2.19.2010

Currently Reading: The School of Essential Ingredients

Lillian lifted the lid and drew out one of the creatures. Its shell was the color of dried blood, with black pea eyes perched on the front edge. Its antennae shivered, reaching out for input, and its front pincers waved, ludicrously out of proportion to both its body and the situation, as it searched for air in an ocean of oxygen.

"Are we going to kill them?" asked the black-eyelinered girl.

"Yes, we are, Chloe. It is the first, most essential lesson." Lillian's expression was quiet, calm. "If you think about it," she went on, "every time we prepare food we interrupt a life cycle. We pull up a carrot or kill a crab--or maybe just stop the mold that's growing on a wedge of cheese. We make meals with those ingredients and in doing so we give life to something else. It's a basic equation, and if we pretend it doesn't exist, we're likely to miss the other important lesson, which is to give respect to both sides of the equation. So we start here."

Author: Erica Bauermeister

Synopsis: Lillian teaches a cooking class every year to eight students, focusing not on recipes but on taking time to consider food and enjoy it, to seek out what ingredients work together. Her belief is that people are affected by scent and taste, that a mood can be changed, that a person can find emotional healing through food--and every one of this year's students is searching for healing or resolution.

Notes: While I hope to never own a restaurant, in my own little home I love to cook with an eye to satisfaction--comfort food, real food made with real ingredients, things that both fill the body and provide pleasure for the senses. I'm no purist--sometimes I'm in a hurry, I have no particular affection for a zester, and last week canned fruit sounded like the best side dish a girl could ever enjoy. But I do love to cook.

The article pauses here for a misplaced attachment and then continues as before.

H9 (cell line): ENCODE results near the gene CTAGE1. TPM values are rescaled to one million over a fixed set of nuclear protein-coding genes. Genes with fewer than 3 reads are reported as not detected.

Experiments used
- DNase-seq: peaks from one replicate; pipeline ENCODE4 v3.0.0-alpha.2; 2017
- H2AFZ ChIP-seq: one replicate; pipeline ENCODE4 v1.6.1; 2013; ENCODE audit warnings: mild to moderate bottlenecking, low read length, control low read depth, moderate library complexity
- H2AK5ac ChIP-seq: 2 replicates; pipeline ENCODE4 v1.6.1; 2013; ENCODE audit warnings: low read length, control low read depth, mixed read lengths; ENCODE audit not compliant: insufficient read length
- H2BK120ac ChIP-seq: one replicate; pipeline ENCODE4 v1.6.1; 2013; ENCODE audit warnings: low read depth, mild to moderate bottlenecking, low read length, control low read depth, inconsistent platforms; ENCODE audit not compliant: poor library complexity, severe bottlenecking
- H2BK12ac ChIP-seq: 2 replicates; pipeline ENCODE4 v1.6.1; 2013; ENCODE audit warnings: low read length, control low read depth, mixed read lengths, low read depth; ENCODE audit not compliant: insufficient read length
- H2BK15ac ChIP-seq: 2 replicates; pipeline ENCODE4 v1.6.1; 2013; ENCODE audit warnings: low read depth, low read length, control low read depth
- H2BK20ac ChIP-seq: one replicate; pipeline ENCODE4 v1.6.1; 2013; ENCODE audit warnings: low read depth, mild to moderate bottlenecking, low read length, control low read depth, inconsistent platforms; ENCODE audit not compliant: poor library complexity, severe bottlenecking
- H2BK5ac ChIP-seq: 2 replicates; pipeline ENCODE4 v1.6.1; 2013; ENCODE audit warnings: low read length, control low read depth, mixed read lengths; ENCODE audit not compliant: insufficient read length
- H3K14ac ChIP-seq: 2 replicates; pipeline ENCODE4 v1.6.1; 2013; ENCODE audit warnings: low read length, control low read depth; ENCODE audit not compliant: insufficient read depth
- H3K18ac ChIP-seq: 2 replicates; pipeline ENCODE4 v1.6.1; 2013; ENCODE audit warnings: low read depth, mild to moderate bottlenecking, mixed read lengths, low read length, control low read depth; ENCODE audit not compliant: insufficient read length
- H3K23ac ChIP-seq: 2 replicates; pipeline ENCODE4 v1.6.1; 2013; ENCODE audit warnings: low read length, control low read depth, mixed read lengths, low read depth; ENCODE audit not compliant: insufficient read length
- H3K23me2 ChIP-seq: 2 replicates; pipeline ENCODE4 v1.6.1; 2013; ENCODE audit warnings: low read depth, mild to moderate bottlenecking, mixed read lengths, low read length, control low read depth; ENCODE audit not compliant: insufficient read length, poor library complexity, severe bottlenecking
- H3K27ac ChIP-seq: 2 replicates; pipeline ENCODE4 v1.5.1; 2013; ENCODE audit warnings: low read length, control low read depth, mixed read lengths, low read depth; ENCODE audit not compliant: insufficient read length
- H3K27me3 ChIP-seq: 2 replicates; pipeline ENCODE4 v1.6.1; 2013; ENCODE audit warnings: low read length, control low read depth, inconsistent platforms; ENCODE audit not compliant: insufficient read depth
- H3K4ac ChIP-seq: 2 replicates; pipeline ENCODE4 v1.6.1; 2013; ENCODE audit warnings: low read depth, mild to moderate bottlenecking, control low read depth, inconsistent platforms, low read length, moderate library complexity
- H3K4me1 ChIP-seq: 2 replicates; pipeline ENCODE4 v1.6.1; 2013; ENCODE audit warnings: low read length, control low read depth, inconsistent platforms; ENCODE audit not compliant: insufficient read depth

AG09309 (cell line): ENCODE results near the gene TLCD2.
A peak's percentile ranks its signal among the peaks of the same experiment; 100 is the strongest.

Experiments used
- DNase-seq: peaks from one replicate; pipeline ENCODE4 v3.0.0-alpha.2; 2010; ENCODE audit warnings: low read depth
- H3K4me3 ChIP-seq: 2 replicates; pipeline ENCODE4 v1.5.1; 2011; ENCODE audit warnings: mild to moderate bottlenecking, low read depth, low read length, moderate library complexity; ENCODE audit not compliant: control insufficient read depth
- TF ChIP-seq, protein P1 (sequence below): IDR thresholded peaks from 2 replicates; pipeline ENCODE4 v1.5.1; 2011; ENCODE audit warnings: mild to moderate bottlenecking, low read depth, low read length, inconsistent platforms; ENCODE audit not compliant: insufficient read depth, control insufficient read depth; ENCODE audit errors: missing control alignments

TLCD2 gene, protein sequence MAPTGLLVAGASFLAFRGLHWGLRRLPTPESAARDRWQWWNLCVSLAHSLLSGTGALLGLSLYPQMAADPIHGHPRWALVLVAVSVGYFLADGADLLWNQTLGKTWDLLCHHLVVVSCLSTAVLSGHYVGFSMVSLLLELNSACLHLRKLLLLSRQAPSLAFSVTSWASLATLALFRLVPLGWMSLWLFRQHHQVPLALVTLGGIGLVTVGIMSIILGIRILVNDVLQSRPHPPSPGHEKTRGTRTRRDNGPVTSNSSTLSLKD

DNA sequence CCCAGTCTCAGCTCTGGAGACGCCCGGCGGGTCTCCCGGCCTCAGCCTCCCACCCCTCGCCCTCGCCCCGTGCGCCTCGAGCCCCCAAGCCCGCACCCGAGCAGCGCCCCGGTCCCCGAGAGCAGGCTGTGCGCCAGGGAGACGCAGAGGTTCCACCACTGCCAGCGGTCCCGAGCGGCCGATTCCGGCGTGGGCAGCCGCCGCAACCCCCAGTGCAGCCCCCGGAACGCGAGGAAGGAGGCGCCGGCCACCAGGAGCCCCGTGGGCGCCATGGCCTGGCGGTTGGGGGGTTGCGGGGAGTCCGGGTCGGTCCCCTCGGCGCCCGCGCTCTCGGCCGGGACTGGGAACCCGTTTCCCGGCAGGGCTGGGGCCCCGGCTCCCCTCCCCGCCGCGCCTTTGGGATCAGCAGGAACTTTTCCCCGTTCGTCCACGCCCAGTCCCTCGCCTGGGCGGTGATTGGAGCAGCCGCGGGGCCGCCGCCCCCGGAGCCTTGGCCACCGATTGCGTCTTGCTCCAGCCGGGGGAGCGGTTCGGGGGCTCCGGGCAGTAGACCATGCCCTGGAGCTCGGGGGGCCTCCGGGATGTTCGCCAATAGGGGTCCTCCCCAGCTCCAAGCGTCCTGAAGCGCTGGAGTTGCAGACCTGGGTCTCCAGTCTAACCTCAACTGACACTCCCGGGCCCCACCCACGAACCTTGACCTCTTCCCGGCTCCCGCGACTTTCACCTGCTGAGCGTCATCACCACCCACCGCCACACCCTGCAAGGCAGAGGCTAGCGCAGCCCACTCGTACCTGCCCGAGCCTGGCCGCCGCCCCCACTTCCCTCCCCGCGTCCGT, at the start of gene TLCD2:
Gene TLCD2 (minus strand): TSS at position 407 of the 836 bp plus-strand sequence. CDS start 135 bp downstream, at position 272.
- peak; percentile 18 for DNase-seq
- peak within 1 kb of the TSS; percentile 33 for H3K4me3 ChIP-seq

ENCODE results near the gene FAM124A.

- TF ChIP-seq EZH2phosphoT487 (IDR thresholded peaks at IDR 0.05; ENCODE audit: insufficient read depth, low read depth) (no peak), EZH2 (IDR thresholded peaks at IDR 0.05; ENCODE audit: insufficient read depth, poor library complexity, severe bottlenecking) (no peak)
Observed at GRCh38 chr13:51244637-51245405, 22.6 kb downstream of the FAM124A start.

I enjoyed this book, then--the word sensual comes to mind, and while that might have negative connotations, it's hard to find a good substitute. The writing is poetic and evocative, and the tale has something of a magical feel about it. The different stories fit together smoothly and work toward a hopeful ending.
 
It reminded me of the movie Chocolat--same feel, similar ideas.
 
It isn't moral--be ye forewarned; weirdly enough, there's even a scene where a mother and her teenage son make brownies with marijuana. That isn't judged at all--it just happens and the book moves on, and I was a little bit floored because the general world nowadays will judge drug use when they wouldn't do more than shrug at a young girl's moving in with her boyfriend. Which, of course, also happens in the book.
 
I came away from the story wanting to try my hand at all-day spaghetti sauce with sausage, and the chocolate-orange-anise-milk-and-cream thing Lillian put in her mother's coffee (though I have never learned to love anise and would be awfully cautious about including it.) I'm also wondering what I can do with mushrooms, orange pepper and/or asparagus tonight. Hmmm.

2 comments:

  1. Ha, you make me think I should write something about how writing is like cooking. Actually, the stew-pot is already Tolkien's metaphor for the mythic tradition. Personally, I wind up spending amounts of time puttering in the kitchen as often as I can--I think in some parallel universe I'm a gourmet chef. There's all sorts of wonderful things you can do with orange pepper and mushrooms (that bear no resemblance to what you can do with brownies and marijuana, ahem)--I hope you discover something memorable!

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  2. Thanks, Mr. Pond! If you write something about how writing is like cooking, I'll be very interested to read it.

    I wound up making cream of mushroom soup and pumpkin bread with ginger. Really good, but I left the orange pepper for another day. On the other hand, I still have some mushrooms ...

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